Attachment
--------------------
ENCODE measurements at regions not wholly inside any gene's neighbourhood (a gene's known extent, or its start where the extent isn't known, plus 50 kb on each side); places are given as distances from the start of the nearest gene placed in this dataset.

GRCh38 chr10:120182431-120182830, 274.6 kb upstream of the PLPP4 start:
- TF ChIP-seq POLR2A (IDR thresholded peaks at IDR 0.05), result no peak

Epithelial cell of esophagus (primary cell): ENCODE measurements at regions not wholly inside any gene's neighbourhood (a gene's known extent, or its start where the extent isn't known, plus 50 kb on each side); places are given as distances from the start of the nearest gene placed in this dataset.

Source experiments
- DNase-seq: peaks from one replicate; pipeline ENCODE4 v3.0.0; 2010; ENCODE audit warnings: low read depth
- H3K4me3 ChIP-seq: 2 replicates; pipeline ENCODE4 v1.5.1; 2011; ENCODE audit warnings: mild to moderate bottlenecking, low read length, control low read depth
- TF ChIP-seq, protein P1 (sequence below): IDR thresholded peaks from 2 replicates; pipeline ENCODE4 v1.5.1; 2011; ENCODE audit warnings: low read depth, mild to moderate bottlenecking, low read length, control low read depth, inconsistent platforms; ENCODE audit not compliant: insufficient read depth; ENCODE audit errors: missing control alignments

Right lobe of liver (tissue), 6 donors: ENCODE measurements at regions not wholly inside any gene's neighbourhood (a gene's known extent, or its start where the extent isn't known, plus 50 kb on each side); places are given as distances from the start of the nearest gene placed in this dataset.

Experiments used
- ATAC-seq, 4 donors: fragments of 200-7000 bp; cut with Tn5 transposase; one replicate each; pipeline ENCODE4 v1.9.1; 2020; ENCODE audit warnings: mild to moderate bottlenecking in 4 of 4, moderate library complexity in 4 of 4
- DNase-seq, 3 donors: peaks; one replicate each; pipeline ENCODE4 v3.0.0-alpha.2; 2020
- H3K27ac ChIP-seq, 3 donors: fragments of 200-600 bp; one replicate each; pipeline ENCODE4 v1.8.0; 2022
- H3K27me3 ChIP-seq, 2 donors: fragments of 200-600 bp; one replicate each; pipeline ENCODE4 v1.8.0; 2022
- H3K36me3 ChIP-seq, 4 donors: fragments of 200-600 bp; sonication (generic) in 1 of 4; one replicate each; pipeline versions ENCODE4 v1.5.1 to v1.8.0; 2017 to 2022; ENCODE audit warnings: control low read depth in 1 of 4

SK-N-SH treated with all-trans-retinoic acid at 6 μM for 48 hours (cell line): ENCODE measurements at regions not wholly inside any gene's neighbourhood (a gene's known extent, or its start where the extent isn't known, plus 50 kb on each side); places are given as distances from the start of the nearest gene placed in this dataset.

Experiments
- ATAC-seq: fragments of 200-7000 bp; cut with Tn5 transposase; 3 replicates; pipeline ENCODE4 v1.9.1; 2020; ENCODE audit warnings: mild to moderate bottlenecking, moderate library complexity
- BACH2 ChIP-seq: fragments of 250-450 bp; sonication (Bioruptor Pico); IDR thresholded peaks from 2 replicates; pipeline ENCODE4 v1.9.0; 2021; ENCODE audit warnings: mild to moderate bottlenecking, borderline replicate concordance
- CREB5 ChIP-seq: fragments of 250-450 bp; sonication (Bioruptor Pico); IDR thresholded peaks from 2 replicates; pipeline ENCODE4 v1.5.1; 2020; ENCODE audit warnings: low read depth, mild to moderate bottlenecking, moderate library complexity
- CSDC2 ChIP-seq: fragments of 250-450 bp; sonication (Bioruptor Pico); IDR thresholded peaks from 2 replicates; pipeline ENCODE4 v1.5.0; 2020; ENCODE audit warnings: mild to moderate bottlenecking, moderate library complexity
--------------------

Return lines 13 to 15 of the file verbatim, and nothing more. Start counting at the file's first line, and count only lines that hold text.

- H3K27ac ChIP-seq, 3 donors: fragments of 200-600 bp; one replicate each; pipeline ENCODE4 v1.8.0; 2022
- H3K27me3 ChIP-seq, 2 donors: fragments of 200-600 bp; one replicate each; pipeline ENCODE4 v1.8.0; 2022
- H3K36me3 ChIP-seq, 4 donors: fragments of 200-600 bp; sonication (generic) in 1 of 4; one replicate each; pipeline versions ENCODE4 v1.5.1 to v1.8.0; 2017 to 2022; ENCODE audit warnings: control low read depth in 1 of 4